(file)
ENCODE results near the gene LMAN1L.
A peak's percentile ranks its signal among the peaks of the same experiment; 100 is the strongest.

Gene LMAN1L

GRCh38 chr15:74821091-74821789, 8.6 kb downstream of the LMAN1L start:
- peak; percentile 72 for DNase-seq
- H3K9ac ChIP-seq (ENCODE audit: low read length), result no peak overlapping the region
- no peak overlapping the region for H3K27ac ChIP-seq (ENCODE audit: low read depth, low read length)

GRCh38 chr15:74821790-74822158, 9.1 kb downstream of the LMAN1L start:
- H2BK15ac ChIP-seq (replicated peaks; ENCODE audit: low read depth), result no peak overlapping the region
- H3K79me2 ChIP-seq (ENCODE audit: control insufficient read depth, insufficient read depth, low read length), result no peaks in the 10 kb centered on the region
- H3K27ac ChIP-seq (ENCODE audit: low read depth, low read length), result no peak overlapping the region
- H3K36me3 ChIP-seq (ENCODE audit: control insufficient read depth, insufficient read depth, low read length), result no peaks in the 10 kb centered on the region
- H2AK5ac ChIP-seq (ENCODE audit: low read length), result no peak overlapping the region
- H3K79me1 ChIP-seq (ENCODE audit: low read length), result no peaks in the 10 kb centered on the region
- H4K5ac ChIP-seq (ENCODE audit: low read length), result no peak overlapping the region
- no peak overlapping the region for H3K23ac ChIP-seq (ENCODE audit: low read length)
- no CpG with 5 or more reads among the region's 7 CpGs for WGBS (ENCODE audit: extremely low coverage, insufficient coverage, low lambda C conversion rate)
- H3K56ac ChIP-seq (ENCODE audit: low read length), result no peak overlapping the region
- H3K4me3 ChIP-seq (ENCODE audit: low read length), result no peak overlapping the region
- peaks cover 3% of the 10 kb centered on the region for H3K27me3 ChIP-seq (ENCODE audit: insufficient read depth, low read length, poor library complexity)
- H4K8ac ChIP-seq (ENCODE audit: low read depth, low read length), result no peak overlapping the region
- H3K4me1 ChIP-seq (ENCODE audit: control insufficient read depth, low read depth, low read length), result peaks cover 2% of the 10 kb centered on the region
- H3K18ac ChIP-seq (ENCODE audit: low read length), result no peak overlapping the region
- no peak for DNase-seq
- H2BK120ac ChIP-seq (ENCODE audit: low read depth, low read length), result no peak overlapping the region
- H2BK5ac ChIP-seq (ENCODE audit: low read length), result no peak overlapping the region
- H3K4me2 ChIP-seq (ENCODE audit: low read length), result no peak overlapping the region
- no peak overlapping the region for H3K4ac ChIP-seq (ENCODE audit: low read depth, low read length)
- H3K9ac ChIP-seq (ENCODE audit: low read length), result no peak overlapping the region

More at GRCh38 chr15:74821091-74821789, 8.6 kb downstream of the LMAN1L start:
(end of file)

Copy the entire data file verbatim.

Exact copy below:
ENCODE results near the gene LMAN1L.
A peak's percentile ranks its signal among the peaks of the same experiment; 100 is the strongest.

Gene LMAN1L

GRCh38 chr15:74821091-74821789, 8.6 kb downstream of the LMAN1L start:
- peak; percentile 72 for DNase-seq
- H3K9ac ChIP-seq (ENCODE audit: low read length), result no peak overlapping the region
- no peak overlapping the region for H3K27ac ChIP-seq (ENCODE audit: low read depth, low read length)

GRCh38 chr15:74821790-74822158, 9.1 kb downstream of the LMAN1L start:
- H2BK15ac ChIP-seq (replicated peaks; ENCODE audit: low read depth), result no peak overlapping the region
- H3K79me2 ChIP-seq (ENCODE audit: control insufficient read depth, insufficient read depth, low read length), result no peaks in the 10 kb centered on the region
- H3K27ac ChIP-seq (ENCODE audit: low read depth, low read length), result no peak overlapping the region
- H3K36me3 ChIP-seq (ENCODE audit: control insufficient read depth, insufficient read depth, low read length), result no peaks in the 10 kb centered on the region
- H2AK5ac ChIP-seq (ENCODE audit: low read length), result no peak overlapping the region
- H3K79me1 ChIP-seq (ENCODE audit: low read length), result no peaks in the 10 kb centered on the region
- H4K5ac ChIP-seq (ENCODE audit: low read length), result no peak overlapping the region
- no peak overlapping the region for H3K23ac ChIP-seq (ENCODE audit: low read length)
- no CpG with 5 or more reads among the region's 7 CpGs for WGBS (ENCODE audit: extremely low coverage, insufficient coverage, low lambda C conversion rate)
- H3K56ac ChIP-seq (ENCODE audit: low read length), result no peak overlapping the region
- H3K4me3 ChIP-seq (ENCODE audit: low read length), result no peak overlapping the region
- peaks cover 3% of the 10 kb centered on the region for H3K27me3 ChIP-seq (ENCODE audit: insufficient read depth, low read length, poor library complexity)
- H4K8ac ChIP-seq (ENCODE audit: low read depth, low read length), result no peak overlapping the region
- H3K4me1 ChIP-seq (ENCODE audit: control insufficient read depth, low read depth, low read length), result peaks cover 2% of the 10 kb centered on the region
- H3K18ac ChIP-seq (ENCODE audit: low read length), result no peak overlapping the region
- no peak for DNase-seq
- H2BK120ac ChIP-seq (ENCODE audit: low read depth, low read length), result no peak overlapping the region
- H2BK5ac ChIP-seq (ENCODE audit: low read length), result no peak overlapping the region
- H3K4me2 ChIP-seq (ENCODE audit: low read length), result no peak overlapping the region
- no peak overlapping the region for H3K4ac ChIP-seq (ENCODE audit: low read depth, low read length)
- H3K9ac ChIP-seq (ENCODE audit: low read length), result no peak overlapping the region

More at GRCh38 chr15:74821091-74821789, 8.6 kb downstream of the LMAN1L start: